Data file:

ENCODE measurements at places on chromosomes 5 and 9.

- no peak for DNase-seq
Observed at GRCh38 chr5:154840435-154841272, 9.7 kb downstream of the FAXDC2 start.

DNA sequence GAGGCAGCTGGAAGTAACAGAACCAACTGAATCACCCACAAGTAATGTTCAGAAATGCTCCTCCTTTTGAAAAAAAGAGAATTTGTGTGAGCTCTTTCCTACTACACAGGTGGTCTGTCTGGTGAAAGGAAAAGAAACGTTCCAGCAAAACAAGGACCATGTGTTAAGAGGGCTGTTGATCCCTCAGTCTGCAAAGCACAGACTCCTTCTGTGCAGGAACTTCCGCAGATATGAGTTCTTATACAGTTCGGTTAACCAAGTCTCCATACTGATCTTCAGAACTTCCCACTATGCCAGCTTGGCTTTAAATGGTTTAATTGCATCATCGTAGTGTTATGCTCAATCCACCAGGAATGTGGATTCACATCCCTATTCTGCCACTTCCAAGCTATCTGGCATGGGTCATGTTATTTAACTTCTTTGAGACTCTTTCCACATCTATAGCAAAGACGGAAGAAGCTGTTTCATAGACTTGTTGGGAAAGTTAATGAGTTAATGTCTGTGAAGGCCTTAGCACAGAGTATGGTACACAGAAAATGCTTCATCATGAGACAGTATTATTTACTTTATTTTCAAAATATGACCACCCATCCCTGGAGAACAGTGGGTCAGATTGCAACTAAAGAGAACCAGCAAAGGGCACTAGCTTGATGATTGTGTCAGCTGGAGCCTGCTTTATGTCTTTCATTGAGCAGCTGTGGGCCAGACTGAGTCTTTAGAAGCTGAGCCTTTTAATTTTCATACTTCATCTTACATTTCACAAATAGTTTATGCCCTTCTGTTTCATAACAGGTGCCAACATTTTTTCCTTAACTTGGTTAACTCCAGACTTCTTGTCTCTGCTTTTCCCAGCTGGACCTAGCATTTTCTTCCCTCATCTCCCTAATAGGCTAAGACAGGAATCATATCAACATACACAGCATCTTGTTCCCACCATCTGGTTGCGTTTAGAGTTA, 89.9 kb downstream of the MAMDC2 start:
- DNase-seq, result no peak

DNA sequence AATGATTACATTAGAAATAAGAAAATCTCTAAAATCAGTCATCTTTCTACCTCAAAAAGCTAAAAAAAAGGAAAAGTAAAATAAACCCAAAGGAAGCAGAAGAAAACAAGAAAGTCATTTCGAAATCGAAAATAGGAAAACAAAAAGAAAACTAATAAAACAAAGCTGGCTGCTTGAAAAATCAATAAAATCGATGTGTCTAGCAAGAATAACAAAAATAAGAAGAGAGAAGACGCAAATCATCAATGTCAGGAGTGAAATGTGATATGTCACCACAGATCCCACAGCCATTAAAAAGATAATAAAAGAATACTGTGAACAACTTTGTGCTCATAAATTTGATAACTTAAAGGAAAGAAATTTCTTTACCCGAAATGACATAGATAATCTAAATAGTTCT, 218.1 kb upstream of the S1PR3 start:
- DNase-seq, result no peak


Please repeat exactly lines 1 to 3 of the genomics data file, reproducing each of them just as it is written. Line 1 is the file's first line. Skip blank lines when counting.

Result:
ENCODE measurements at places on chromosomes 5 and 9.

- no peak for DNase-seq
Observed at GRCh38 chr5:154840435-154841272, 9.7 kb downstream of the FAXDC2 start.